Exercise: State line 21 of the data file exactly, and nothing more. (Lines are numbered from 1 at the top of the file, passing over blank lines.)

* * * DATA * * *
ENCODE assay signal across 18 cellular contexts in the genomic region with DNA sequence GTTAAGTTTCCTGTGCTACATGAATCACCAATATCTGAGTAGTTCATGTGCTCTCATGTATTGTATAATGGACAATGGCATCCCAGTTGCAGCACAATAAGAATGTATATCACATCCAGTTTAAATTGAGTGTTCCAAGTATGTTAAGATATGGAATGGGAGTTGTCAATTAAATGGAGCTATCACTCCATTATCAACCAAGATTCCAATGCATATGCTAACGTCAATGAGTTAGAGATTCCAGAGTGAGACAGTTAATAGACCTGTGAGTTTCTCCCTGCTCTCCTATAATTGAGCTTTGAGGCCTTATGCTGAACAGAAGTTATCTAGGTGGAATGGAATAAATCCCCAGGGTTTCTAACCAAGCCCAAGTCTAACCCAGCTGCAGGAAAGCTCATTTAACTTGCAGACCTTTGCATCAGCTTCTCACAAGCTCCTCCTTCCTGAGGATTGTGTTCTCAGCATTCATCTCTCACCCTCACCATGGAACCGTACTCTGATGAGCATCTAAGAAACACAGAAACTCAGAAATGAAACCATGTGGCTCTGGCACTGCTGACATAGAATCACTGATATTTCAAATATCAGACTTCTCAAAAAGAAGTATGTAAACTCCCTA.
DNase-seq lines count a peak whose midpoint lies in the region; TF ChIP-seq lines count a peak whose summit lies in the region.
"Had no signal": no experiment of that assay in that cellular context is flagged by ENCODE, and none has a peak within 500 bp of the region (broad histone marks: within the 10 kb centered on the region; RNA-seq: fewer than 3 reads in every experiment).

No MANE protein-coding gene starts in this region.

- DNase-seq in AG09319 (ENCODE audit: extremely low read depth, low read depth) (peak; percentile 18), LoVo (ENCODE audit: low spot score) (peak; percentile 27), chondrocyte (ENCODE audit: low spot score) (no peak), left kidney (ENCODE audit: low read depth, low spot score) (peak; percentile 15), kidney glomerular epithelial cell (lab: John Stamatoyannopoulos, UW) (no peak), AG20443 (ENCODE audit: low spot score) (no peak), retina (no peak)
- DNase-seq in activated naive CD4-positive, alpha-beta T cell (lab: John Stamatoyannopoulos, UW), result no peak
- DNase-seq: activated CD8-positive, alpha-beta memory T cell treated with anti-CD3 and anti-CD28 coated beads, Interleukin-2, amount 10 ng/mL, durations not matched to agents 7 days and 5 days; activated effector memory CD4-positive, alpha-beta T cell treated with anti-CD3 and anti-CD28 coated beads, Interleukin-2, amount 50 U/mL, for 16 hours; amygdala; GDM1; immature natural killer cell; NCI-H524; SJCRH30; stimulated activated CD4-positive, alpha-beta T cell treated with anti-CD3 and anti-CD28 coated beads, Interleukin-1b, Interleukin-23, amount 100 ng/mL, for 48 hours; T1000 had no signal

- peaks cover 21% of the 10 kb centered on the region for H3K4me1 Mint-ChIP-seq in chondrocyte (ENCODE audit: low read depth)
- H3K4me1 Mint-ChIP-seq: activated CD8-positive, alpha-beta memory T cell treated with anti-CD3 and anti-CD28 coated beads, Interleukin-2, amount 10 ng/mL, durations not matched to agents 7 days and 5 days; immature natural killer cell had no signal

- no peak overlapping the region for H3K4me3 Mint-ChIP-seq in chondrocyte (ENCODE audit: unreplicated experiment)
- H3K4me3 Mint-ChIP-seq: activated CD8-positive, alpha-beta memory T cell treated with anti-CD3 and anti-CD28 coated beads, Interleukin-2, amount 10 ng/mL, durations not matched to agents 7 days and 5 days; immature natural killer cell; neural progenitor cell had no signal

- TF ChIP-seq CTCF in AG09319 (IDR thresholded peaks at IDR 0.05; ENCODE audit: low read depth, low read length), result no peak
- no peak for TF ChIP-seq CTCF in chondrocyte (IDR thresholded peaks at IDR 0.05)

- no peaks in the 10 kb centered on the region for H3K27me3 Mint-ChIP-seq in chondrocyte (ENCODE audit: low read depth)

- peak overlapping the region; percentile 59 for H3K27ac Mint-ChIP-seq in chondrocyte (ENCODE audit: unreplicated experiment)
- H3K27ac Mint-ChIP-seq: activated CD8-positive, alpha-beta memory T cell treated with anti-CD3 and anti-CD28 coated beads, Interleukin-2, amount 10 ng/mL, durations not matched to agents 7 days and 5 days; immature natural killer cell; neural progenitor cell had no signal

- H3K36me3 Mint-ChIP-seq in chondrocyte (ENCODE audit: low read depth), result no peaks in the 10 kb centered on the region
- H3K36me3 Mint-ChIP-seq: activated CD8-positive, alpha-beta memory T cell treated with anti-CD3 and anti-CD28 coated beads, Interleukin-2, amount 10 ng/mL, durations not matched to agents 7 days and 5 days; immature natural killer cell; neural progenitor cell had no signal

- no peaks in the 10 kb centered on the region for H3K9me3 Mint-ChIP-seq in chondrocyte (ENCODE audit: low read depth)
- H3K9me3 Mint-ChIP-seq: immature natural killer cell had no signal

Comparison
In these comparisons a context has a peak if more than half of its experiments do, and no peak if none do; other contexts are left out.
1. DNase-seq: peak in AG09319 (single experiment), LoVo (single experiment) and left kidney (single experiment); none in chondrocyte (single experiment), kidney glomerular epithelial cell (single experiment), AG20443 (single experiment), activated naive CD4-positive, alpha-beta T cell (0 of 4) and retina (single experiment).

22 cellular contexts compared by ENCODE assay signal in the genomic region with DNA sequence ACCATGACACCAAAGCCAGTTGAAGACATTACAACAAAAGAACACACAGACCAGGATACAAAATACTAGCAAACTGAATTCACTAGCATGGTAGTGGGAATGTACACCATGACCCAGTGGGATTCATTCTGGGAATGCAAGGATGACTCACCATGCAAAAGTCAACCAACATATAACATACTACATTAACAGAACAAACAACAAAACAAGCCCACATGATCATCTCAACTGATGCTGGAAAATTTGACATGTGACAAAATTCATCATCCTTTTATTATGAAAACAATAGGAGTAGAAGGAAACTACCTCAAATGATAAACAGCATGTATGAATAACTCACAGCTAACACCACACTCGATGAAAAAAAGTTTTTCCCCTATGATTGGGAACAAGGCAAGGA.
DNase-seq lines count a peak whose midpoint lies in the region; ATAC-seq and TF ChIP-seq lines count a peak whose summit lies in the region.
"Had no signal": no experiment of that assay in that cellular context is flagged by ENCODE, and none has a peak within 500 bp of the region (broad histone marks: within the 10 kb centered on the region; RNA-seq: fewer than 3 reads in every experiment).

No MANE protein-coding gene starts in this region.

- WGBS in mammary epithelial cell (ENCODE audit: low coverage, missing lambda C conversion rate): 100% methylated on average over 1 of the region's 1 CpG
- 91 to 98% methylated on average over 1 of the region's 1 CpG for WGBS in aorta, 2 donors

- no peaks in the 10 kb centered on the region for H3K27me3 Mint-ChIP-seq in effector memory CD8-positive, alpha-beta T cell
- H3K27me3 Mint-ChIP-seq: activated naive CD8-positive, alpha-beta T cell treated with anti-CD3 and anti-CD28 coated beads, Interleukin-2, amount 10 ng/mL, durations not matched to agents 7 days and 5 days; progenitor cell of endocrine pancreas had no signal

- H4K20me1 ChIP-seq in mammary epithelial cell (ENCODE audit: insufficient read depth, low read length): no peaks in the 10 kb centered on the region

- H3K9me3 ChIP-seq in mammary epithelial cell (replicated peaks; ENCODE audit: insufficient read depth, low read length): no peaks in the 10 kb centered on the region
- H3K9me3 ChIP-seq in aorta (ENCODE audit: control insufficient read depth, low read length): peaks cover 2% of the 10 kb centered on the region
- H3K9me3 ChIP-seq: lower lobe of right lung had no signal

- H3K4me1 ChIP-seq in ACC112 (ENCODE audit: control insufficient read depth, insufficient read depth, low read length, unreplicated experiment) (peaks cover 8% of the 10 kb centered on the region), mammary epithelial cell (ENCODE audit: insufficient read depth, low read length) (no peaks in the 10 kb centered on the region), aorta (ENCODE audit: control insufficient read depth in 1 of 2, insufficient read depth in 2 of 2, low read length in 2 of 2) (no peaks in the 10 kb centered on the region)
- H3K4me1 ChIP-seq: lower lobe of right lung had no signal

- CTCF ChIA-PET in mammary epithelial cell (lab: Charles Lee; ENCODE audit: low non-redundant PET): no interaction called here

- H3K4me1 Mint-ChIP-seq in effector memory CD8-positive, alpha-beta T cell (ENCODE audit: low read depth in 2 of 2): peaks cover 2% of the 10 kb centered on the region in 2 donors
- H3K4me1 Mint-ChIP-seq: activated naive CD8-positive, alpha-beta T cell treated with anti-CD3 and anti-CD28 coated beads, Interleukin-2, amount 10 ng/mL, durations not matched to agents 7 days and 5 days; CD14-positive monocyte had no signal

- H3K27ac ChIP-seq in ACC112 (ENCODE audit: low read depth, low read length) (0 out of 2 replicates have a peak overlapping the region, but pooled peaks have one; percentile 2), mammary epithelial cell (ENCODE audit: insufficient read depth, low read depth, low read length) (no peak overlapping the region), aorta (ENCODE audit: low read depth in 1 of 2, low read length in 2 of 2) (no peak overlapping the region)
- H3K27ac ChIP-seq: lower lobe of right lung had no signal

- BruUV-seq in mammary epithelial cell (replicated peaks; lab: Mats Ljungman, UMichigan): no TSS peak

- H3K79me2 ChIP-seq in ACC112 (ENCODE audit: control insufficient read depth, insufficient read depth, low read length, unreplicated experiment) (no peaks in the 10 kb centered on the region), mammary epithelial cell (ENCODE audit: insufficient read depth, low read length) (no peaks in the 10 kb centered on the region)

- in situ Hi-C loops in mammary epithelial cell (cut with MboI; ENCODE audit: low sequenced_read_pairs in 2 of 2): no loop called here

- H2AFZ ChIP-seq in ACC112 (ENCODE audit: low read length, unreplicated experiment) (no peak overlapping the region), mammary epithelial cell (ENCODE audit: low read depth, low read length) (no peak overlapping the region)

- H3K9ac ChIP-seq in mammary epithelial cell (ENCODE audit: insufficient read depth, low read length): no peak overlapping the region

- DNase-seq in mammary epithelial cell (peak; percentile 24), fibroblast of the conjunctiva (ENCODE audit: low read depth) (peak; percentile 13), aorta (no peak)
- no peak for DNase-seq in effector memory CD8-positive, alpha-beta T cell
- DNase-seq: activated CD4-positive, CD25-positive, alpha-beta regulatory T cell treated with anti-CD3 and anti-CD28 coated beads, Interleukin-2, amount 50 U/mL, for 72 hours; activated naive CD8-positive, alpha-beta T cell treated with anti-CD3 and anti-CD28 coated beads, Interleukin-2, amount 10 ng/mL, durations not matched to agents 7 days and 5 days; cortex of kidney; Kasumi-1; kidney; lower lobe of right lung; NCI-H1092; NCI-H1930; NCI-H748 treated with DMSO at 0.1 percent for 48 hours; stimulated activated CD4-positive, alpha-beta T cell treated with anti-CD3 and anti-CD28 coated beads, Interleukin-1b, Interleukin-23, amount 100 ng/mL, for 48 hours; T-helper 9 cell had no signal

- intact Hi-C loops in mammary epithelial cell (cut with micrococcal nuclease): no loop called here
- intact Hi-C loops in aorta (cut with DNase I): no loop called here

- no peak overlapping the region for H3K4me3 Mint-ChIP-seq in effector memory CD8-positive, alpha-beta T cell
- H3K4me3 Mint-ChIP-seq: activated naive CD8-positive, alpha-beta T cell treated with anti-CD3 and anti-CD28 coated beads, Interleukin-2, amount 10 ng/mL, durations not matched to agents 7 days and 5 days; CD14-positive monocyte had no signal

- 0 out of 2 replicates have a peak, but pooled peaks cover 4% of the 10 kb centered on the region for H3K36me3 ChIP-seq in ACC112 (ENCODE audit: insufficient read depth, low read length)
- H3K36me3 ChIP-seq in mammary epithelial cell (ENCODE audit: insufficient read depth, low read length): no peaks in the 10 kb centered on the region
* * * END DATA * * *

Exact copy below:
Comparison